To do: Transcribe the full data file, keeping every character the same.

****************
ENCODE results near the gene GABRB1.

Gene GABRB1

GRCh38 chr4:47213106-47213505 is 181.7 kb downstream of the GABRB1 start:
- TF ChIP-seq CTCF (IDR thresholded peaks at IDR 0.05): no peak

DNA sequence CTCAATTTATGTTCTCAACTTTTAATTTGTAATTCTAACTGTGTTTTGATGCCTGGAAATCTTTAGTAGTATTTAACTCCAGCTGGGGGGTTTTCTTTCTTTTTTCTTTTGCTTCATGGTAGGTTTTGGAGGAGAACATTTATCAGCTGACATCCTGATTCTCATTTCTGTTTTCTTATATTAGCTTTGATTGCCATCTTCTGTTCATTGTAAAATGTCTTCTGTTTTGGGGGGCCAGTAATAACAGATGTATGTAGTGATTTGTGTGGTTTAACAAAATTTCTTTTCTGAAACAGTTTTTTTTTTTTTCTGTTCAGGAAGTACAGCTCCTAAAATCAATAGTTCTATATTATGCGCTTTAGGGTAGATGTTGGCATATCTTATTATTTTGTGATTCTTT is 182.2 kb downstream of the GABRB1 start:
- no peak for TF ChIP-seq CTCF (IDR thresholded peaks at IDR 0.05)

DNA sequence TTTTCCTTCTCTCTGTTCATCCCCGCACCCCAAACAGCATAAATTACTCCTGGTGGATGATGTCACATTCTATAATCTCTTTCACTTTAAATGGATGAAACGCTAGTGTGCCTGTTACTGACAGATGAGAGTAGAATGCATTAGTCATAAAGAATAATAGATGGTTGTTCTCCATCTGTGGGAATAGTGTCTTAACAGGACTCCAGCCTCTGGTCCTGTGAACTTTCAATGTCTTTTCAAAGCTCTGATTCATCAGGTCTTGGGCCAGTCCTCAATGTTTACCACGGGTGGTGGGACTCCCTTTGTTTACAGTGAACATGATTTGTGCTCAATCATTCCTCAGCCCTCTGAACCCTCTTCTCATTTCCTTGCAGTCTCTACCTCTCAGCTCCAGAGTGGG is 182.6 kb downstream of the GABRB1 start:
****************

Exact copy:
ENCODE results near the gene GABRB1.

Gene GABRB1

GRCh38 chr4:47213106-47213505 is 181.7 kb downstream of the GABRB1 start:
- TF ChIP-seq CTCF (IDR thresholded peaks at IDR 0.05): no peak

DNA sequence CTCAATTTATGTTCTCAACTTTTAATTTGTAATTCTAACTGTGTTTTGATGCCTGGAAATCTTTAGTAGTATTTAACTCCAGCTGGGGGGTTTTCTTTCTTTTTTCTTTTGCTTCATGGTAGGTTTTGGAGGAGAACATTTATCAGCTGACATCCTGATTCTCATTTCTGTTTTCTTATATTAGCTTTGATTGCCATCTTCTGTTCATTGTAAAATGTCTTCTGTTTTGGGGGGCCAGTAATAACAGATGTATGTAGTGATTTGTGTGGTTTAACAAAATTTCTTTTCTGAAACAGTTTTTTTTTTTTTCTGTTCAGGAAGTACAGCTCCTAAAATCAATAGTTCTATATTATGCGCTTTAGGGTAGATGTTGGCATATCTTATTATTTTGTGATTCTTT is 182.2 kb downstream of the GABRB1 start:
- no peak for TF ChIP-seq CTCF (IDR thresholded peaks at IDR 0.05)

DNA sequence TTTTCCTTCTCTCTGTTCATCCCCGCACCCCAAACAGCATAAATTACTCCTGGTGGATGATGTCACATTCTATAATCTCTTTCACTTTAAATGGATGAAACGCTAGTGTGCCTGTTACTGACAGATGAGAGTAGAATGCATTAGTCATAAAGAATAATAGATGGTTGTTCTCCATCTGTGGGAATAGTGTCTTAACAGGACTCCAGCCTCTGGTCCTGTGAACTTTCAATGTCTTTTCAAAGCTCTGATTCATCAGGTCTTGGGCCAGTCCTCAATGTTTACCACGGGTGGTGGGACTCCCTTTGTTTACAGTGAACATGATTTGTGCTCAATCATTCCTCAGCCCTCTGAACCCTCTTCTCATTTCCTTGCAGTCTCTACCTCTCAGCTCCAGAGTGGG is 182.6 kb downstream of the GABRB1 start: